The people plugging away to reshape downtown Wilkes-Barre seemingly share a similar vision for the streetscape of the future. Take this seven-question quiz to see if you’re a good match to join their brain trust.
1. When eyeing an old building for the first time, your instinct is to size up …
a) its architectural merits.
b) the distance, measured in steps, from its front door to the nearest public parking lot.
c) its likelihood of imminently collapsing during the next (pick one: snowstorm, soaking rain, heavy fog, few minutes) and harming untold numbers of innocent passersby.
d) how quickly it could be knocked down.
2. If portions of a white picket fence surrounding your property were to rot, you would …
a) replace the weakened posts and slats, then painstakingly match the coloration of the new wooden pieces to the existing paint (hmm, brilliant white, linen white or cloud white).
b) slap up a similar-looking fence made of polyvinyl chloride (PVC).
c) wait a few years until the fence toppled over, then gather, chop and store it for fireplace kindling.
d) knock it down.
3. Do you have experience in operating …
a) a small business?
b) a community fundraising campaign?
d) a bulldozer?
4. When vacationing in other U.S. cities, you spend the most time admiring …
a) historic homes and other well-preserved sites.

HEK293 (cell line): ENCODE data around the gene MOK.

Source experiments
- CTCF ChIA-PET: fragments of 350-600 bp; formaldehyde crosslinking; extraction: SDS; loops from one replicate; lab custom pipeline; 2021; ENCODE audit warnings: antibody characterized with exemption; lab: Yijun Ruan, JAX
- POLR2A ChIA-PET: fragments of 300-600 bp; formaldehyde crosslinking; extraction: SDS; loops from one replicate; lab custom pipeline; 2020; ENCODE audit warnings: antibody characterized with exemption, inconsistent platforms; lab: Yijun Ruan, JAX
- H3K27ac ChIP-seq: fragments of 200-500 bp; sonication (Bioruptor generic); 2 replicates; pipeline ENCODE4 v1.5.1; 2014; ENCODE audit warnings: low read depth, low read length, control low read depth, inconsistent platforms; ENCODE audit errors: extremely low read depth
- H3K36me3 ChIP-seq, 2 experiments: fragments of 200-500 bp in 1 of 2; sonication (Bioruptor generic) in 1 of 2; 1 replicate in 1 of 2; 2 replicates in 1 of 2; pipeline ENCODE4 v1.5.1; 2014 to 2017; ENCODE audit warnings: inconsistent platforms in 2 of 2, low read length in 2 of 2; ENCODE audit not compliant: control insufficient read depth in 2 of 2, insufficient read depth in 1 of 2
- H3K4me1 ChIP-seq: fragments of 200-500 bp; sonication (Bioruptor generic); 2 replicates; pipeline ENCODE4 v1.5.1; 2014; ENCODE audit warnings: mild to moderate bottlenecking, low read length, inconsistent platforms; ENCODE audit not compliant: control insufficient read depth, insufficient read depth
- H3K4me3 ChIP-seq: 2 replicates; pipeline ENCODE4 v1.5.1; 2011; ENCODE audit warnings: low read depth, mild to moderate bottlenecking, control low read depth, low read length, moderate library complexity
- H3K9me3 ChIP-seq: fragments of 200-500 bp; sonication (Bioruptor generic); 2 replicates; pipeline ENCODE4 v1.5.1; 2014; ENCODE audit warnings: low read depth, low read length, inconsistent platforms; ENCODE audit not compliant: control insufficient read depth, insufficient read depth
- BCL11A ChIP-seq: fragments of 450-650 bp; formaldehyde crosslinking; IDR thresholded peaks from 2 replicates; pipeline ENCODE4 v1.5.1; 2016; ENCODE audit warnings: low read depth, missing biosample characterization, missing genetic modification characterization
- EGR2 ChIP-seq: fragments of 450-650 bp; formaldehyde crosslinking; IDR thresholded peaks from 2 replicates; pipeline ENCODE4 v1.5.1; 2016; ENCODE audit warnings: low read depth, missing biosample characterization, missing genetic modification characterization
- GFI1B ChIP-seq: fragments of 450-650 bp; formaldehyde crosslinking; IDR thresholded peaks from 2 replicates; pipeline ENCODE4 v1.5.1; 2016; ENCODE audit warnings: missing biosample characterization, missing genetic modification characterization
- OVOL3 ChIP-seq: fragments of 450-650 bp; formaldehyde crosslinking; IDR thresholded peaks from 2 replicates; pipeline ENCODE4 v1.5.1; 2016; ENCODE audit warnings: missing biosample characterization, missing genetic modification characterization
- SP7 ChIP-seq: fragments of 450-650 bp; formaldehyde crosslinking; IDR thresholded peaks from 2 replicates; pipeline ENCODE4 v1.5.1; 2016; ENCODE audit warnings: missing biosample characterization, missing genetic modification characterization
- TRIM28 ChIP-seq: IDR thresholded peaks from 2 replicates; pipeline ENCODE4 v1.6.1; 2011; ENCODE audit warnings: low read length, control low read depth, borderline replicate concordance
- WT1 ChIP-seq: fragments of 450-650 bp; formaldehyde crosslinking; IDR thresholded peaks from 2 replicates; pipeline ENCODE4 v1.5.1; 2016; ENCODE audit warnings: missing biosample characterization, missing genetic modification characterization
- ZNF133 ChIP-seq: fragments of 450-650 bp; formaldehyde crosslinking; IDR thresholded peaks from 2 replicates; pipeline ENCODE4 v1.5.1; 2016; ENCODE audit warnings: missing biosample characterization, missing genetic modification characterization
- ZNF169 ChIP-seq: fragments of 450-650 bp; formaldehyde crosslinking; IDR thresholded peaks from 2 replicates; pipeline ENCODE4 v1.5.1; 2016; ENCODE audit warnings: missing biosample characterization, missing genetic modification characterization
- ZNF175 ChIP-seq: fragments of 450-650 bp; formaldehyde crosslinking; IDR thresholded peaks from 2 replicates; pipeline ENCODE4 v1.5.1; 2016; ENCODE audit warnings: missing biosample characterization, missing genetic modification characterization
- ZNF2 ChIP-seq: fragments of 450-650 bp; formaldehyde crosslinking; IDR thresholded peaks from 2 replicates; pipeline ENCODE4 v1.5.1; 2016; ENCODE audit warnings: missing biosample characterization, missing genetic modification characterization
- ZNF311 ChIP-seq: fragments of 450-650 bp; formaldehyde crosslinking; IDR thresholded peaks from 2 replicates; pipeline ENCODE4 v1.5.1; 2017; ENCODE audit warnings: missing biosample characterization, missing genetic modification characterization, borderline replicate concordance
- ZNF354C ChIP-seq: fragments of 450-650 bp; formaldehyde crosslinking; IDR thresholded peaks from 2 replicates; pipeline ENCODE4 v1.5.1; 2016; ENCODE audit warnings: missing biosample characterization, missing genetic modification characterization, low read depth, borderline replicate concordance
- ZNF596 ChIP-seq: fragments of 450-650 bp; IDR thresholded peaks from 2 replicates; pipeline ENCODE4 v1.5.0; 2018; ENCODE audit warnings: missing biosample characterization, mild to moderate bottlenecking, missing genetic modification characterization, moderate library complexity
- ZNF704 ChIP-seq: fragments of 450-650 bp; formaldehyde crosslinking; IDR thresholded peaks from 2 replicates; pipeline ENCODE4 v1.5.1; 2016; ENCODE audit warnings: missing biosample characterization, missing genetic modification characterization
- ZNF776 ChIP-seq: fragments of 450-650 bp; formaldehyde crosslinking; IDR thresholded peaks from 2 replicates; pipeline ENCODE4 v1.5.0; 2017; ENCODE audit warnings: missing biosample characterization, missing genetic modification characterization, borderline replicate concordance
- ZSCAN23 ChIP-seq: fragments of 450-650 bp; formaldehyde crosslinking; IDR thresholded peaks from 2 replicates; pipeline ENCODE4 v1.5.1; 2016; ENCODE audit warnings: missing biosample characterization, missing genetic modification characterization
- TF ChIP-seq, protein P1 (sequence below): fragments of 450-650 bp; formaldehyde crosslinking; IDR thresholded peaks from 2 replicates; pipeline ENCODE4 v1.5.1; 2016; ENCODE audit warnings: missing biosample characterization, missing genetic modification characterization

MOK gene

b) government buildings, public plazas and museums.
c) bustling retail centers.
d) large parking lots.
5. If desperate to find a new occupant for a vacant Wilkes-Barre structure, your first phone call would be placed to …
a) a national real estate marketing firm.
b) the president of a Luzerne County-based college.
c) the ever-obliging and entrepreneurial Leo Glodzik III.
d) a demolition company.
6. As a child, your favorite game/toy was …
a) an Erector set.
c) Pick-up sticks.
7. Your strategy for boosting customer traffic to existing businesses in the city’s hub would involve …
a) working to improve occupancy levels in nearby empty storefronts.
b) supplying extra security, especially at night.
c) doing your personal holiday shopping downtown.
d) encouraging savvy store owners to pull up stakes and move someplace else — say, Sarasota or Scranton — where the people on the sidewalks outnumber the concrete barriers circling soon-to-be-demolished structures.
If you responded with an “a,” “b” or “c” to any question, sorry. Your services are not needed for this city’s 21st century “redevelopment.”
If you answered “d” to all of the above, congratulations and welcome to the condemnation crew. You’re the kind of urban planner who will do the city proud as it levels and reinvents itself. Attend meetings held monthly on the site of the former, historic Fell Tavern, more recently used as a parking lot. Bring your favorite sledgehammer.